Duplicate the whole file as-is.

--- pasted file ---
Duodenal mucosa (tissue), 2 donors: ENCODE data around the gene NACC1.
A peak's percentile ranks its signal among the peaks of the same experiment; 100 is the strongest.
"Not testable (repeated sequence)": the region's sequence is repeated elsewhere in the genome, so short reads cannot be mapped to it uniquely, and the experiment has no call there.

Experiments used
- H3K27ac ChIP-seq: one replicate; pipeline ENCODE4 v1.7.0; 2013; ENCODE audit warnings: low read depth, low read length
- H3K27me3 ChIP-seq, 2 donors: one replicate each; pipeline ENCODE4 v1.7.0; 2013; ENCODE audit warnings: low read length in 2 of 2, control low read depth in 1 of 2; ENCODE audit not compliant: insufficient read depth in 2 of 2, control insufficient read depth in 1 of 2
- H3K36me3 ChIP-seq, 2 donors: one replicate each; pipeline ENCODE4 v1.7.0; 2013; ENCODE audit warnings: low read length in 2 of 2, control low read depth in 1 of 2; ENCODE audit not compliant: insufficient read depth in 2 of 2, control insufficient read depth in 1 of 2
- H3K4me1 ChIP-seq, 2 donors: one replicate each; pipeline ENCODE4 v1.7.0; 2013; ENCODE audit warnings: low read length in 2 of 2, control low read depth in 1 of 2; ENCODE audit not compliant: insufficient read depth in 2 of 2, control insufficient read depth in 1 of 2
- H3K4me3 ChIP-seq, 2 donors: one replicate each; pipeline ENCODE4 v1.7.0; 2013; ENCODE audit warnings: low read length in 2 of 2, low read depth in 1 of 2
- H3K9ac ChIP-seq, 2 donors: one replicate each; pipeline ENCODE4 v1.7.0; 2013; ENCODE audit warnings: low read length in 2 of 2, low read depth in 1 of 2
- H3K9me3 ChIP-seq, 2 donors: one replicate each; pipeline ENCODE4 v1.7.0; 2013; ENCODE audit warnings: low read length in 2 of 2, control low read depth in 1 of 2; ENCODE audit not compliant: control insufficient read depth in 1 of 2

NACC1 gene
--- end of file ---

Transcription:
Duodenal mucosa (tissue), 2 donors: ENCODE data around the gene NACC1.
A peak's percentile ranks its signal among the peaks of the same experiment; 100 is the strongest.
"Not testable (repeated sequence)": the region's sequence is repeated elsewhere in the genome, so short reads cannot be mapped to it uniquely, and the experiment has no call there.

Experiments used
- H3K27ac ChIP-seq: one replicate; pipeline ENCODE4 v1.7.0; 2013; ENCODE audit warnings: low read depth, low read length
- H3K27me3 ChIP-seq, 2 donors: one replicate each; pipeline ENCODE4 v1.7.0; 2013; ENCODE audit warnings: low read length in 2 of 2, control low read depth in 1 of 2; ENCODE audit not compliant: insufficient read depth in 2 of 2, control insufficient read depth in 1 of 2
- H3K36me3 ChIP-seq, 2 donors: one replicate each; pipeline ENCODE4 v1.7.0; 2013; ENCODE audit warnings: low read length in 2 of 2, control low read depth in 1 of 2; ENCODE audit not compliant: insufficient read depth in 2 of 2, control insufficient read depth in 1 of 2
- H3K4me1 ChIP-seq, 2 donors: one replicate each; pipeline ENCODE4 v1.7.0; 2013; ENCODE audit warnings: low read length in 2 of 2, control low read depth in 1 of 2; ENCODE audit not compliant: insufficient read depth in 2 of 2, control insufficient read depth in 1 of 2
- H3K4me3 ChIP-seq, 2 donors: one replicate each; pipeline ENCODE4 v1.7.0; 2013; ENCODE audit warnings: low read length in 2 of 2, low read depth in 1 of 2
- H3K9ac ChIP-seq, 2 donors: one replicate each; pipeline ENCODE4 v1.7.0; 2013; ENCODE audit warnings: low read length in 2 of 2, low read depth in 1 of 2
- H3K9me3 ChIP-seq, 2 donors: one replicate each; pipeline ENCODE4 v1.7.0; 2013; ENCODE audit warnings: low read length in 2 of 2, control low read depth in 1 of 2; ENCODE audit not compliant: control insufficient read depth in 1 of 2

NACC1 gene